Kristy A. Carpenter and Xudong Huang* Pages 3347 - 3358 ( 12 )
Background: Virtual Screening (VS) has emerged as an important tool in the drug development process, as it conducts efficient in silico searches over millions of compounds, ultimately increasing yields of potential drug leads. As a subset of Artificial Intelligence (AI), Machine Learning (ML) is a powerful way of conducting VS for drug leads. ML for VS generally involves assembling a filtered training set of compounds, comprised of known actives and inactives. After training the model, it is validated and, if sufficiently accurate, used on previously unseen databases to screen for novel compounds with desired drug target binding activity.
Objective: The study aims to review ML-based methods used for VS and applications to Alzheimer’s Disease (AD) drug discovery.
Methods: To update the current knowledge on ML for VS, we review thorough backgrounds, explanations, and VS applications of the following ML techniques: Naïve Bayes (NB), k-Nearest Neighbors (kNN), Support Vector Machines (SVM), Random Forests (RF), and Artificial Neural Networks (ANN).
Results: All techniques have found success in VS, but the future of VS is likely to lean more largely toward the use of neural networks – and more specifically, Convolutional Neural Networks (CNN), which are a subset of ANN that utilize convolution. We additionally conceptualize a work flow for conducting ML-based VS for potential therapeutics for AD, a complex neurodegenerative disease with no known cure and prevention. This both serves as an example of how to apply the concepts introduced earlier in the review and as a potential workflow for future implementation.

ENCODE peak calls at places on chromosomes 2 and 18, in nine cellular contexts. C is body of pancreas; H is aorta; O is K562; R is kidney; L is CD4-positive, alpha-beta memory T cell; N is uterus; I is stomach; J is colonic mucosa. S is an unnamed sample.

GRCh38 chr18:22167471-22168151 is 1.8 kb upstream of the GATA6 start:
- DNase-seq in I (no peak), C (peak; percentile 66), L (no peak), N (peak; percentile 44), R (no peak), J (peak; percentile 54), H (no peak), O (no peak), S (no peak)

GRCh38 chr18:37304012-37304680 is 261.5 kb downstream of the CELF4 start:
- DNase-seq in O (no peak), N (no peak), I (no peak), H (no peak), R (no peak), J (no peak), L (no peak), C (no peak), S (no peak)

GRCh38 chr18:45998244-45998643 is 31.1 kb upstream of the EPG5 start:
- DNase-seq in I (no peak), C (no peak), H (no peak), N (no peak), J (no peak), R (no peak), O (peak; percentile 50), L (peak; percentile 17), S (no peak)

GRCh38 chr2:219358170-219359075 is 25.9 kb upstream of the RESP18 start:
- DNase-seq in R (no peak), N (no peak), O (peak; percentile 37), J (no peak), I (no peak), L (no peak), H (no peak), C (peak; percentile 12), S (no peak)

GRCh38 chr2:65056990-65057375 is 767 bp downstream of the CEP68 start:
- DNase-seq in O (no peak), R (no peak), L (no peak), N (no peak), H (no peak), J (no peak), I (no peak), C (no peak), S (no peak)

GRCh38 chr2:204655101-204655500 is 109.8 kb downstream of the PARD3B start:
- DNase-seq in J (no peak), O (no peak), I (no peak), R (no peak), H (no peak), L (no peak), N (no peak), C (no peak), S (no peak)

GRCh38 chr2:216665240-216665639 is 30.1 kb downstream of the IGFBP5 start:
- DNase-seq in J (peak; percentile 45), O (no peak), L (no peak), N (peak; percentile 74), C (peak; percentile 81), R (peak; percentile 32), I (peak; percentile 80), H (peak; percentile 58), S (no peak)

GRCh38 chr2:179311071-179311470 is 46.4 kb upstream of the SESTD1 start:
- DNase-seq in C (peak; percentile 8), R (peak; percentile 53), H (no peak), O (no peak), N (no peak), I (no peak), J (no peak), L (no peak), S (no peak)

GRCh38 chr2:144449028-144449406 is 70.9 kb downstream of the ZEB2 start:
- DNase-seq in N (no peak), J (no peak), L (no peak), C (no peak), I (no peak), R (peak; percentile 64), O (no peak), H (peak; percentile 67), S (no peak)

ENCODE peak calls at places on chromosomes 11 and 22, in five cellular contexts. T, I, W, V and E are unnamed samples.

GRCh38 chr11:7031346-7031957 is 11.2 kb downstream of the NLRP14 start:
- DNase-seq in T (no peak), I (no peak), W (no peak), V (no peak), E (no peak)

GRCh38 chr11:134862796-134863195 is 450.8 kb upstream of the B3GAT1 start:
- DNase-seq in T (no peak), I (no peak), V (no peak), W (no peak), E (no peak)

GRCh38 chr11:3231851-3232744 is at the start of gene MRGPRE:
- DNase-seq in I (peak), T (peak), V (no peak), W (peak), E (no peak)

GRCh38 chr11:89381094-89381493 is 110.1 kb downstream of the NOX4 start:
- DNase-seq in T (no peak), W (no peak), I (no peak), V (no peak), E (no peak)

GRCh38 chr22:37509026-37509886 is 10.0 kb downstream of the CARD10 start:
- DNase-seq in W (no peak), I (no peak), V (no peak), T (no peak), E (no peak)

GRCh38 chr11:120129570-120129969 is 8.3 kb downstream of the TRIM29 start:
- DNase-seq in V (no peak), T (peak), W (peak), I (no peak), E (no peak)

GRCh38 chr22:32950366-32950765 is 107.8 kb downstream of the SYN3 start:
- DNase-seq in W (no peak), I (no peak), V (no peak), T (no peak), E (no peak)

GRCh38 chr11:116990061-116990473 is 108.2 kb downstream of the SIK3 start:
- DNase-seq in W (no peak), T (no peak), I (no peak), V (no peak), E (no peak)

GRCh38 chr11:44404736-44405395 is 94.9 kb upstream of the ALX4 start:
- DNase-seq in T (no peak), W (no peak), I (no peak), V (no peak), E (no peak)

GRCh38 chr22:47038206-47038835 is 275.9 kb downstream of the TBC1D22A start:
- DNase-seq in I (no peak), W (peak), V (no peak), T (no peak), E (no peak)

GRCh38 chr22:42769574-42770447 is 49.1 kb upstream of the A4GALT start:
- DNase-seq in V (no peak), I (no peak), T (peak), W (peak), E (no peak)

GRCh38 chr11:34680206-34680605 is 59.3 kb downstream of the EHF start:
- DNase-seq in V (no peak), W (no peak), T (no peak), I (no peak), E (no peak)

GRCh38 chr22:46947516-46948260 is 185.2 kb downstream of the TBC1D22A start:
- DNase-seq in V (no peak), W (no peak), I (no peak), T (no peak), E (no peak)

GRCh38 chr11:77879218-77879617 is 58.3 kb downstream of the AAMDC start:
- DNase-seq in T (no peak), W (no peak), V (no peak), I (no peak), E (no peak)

Conclusion: Different ML techniques are powerful tools for VS, and they have advantages and disadvantages albeit. ML-based VS can be applied to AD drug development.
Artificial intelligence, machine learning, drug discovery, virtual screening, k-nearest neighbors, support vector machines, naïve bayes, random forests, artificial neural networks, convolutional neural networks, Alzheimer's disease.
Neurochemistry Laboratory, Department of Psychiatry, Massachusetts General Hospital and Harvard Medical School, Charlestown, MA 02129, Neurochemistry Laboratory, Department of Psychiatry, Massachusetts General Hospital and Harvard Medical School, Charlestown, MA 02129